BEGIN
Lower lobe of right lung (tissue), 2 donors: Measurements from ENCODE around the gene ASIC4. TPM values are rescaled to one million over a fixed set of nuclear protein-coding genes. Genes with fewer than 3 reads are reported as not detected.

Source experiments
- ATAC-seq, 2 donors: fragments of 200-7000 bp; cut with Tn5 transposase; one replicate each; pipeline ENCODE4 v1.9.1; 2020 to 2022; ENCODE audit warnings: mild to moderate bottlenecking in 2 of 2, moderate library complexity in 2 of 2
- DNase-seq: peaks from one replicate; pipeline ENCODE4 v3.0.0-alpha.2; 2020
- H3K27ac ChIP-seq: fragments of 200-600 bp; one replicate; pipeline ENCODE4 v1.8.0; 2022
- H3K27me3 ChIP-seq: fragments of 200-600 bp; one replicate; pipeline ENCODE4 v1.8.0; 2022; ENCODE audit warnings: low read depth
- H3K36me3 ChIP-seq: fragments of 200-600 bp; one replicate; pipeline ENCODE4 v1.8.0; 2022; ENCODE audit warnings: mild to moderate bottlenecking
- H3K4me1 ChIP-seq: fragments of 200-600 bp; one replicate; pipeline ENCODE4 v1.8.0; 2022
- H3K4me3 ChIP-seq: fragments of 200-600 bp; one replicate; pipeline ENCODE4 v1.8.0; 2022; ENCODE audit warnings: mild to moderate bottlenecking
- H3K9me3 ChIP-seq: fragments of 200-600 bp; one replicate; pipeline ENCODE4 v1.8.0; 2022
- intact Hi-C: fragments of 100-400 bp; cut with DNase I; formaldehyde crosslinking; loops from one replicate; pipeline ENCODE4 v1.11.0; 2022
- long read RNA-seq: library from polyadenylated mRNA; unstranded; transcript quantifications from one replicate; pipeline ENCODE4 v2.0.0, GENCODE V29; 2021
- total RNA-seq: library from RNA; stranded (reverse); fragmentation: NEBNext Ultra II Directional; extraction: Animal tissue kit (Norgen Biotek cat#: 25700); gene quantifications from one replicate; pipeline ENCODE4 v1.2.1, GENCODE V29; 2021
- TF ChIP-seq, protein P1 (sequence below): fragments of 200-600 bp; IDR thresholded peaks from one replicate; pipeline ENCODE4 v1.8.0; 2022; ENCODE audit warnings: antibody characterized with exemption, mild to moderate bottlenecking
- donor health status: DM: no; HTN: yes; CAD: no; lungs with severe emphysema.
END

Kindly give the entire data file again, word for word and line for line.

Lower lobe of right lung (tissue), 2 donors: Measurements from ENCODE around the gene ASIC4. TPM values are rescaled to one million over a fixed set of nuclear protein-coding genes. Genes with fewer than 3 reads are reported as not detected.

Source experiments
- ATAC-seq, 2 donors: fragments of 200-7000 bp; cut with Tn5 transposase; one replicate each; pipeline ENCODE4 v1.9.1; 2020 to 2022; ENCODE audit warnings: mild to moderate bottlenecking in 2 of 2, moderate library complexity in 2 of 2
- DNase-seq: peaks from one replicate; pipeline ENCODE4 v3.0.0-alpha.2; 2020
- H3K27ac ChIP-seq: fragments of 200-600 bp; one replicate; pipeline ENCODE4 v1.8.0; 2022
- H3K27me3 ChIP-seq: fragments of 200-600 bp; one replicate; pipeline ENCODE4 v1.8.0; 2022; ENCODE audit warnings: low read depth
- H3K36me3 ChIP-seq: fragments of 200-600 bp; one replicate; pipeline ENCODE4 v1.8.0; 2022; ENCODE audit warnings: mild to moderate bottlenecking
- H3K4me1 ChIP-seq: fragments of 200-600 bp; one replicate; pipeline ENCODE4 v1.8.0; 2022
- H3K4me3 ChIP-seq: fragments of 200-600 bp; one replicate; pipeline ENCODE4 v1.8.0; 2022; ENCODE audit warnings: mild to moderate bottlenecking
- H3K9me3 ChIP-seq: fragments of 200-600 bp; one replicate; pipeline ENCODE4 v1.8.0; 2022
- intact Hi-C: fragments of 100-400 bp; cut with DNase I; formaldehyde crosslinking; loops from one replicate; pipeline ENCODE4 v1.11.0; 2022
- long read RNA-seq: library from polyadenylated mRNA; unstranded; transcript quantifications from one replicate; pipeline ENCODE4 v2.0.0, GENCODE V29; 2021
- total RNA-seq: library from RNA; stranded (reverse); fragmentation: NEBNext Ultra II Directional; extraction: Animal tissue kit (Norgen Biotek cat#: 25700); gene quantifications from one replicate; pipeline ENCODE4 v1.2.1, GENCODE V29; 2021
- TF ChIP-seq, protein P1 (sequence below): fragments of 200-600 bp; IDR thresholded peaks from one replicate; pipeline ENCODE4 v1.8.0; 2022; ENCODE audit warnings: antibody characterized with exemption, mild to moderate bottlenecking
- donor health status: DM: no; HTN: yes; CAD: no; lungs with severe emphysema.